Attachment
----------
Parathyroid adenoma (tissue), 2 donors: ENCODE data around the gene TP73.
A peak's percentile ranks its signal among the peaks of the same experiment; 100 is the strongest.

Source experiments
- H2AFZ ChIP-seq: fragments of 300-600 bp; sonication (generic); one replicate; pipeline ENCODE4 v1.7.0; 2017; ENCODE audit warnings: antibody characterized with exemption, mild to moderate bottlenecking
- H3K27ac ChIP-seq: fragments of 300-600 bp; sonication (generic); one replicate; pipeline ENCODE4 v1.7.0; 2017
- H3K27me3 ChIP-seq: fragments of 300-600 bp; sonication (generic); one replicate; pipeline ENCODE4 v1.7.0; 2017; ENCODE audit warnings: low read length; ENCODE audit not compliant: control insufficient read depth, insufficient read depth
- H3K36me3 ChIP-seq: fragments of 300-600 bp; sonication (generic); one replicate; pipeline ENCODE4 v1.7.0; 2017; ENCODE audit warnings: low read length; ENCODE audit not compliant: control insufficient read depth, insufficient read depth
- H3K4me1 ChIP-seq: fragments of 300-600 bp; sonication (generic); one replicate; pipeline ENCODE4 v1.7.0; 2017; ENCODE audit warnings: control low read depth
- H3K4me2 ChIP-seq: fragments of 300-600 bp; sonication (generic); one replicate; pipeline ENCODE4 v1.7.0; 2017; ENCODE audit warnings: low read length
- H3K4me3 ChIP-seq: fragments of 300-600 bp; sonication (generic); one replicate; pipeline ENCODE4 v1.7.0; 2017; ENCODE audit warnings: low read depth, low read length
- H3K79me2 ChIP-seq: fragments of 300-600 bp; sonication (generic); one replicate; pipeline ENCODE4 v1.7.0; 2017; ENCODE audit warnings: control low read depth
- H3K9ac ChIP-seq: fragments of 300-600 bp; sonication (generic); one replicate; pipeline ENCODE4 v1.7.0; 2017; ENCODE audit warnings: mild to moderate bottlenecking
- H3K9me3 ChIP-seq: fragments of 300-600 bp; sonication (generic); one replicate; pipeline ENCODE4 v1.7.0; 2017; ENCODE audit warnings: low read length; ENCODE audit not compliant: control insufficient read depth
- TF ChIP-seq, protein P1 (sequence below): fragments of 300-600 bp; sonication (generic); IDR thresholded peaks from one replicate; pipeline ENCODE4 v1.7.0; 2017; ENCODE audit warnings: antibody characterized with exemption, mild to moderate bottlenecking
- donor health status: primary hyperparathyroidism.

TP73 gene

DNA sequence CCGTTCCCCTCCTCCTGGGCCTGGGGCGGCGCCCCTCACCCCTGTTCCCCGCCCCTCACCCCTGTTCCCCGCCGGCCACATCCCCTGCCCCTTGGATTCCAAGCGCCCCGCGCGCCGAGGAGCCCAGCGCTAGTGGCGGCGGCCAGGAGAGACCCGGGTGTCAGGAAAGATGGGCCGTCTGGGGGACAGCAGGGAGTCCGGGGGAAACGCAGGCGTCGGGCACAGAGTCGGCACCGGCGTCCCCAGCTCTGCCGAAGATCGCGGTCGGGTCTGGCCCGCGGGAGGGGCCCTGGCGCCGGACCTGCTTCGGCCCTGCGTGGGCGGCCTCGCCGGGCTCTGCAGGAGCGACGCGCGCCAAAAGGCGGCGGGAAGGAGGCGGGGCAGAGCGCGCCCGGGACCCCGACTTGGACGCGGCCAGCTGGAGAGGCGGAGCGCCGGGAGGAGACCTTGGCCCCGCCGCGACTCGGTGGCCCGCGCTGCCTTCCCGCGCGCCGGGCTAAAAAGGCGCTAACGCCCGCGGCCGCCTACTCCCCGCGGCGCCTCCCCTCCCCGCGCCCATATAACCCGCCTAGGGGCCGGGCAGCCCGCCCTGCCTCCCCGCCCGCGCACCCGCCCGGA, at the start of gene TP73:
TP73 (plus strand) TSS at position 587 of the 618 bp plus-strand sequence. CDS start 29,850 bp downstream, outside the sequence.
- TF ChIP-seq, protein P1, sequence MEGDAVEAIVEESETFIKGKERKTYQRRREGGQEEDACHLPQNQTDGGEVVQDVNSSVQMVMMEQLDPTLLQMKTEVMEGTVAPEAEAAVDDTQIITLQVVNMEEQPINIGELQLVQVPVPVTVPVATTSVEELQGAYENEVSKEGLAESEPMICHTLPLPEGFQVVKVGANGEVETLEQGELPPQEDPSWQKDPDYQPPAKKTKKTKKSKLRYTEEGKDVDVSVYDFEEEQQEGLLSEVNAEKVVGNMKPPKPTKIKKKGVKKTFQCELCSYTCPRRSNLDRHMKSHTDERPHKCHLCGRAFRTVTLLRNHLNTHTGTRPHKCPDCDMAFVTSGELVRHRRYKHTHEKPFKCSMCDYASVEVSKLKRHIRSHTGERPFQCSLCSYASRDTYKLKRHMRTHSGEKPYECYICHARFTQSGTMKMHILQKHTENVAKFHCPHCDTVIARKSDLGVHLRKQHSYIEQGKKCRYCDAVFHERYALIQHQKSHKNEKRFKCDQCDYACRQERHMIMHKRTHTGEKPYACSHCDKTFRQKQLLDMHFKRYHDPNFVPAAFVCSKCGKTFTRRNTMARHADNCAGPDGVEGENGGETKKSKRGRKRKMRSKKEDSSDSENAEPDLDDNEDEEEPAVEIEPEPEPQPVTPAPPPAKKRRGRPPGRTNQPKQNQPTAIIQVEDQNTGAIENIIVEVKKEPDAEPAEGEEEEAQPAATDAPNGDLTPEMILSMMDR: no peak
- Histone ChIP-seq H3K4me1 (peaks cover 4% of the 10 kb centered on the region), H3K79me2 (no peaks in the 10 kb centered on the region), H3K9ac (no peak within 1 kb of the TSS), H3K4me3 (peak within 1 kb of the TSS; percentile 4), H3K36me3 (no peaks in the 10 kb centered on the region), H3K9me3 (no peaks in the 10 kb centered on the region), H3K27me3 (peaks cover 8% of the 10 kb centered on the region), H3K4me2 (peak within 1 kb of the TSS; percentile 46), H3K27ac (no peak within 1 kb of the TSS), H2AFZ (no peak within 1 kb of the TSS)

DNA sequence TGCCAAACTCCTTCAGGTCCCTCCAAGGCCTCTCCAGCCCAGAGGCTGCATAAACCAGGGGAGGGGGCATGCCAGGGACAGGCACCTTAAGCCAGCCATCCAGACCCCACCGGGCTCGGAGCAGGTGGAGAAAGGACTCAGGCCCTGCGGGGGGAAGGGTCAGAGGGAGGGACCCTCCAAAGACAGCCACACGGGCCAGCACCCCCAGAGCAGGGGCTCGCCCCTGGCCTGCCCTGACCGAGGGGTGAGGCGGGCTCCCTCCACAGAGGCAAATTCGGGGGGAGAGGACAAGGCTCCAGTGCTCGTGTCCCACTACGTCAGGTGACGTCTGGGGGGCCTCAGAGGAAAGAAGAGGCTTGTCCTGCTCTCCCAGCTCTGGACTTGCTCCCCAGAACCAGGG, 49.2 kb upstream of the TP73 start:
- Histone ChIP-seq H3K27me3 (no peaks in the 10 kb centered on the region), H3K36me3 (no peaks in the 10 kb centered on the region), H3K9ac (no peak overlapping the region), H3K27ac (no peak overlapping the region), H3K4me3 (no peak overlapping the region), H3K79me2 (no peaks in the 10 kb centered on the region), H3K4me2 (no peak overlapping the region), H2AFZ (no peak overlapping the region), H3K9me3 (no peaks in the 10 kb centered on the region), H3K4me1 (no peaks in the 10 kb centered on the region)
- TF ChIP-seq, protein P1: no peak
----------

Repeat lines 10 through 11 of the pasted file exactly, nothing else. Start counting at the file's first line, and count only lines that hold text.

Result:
- H3K4me3 ChIP-seq: fragments of 300-600 bp; sonication (generic); one replicate; pipeline ENCODE4 v1.7.0; 2017; ENCODE audit warnings: low read depth, low read length
- H3K79me2 ChIP-seq: fragments of 300-600 bp; sonication (generic); one replicate; pipeline ENCODE4 v1.7.0; 2017; ENCODE audit warnings: control low read depth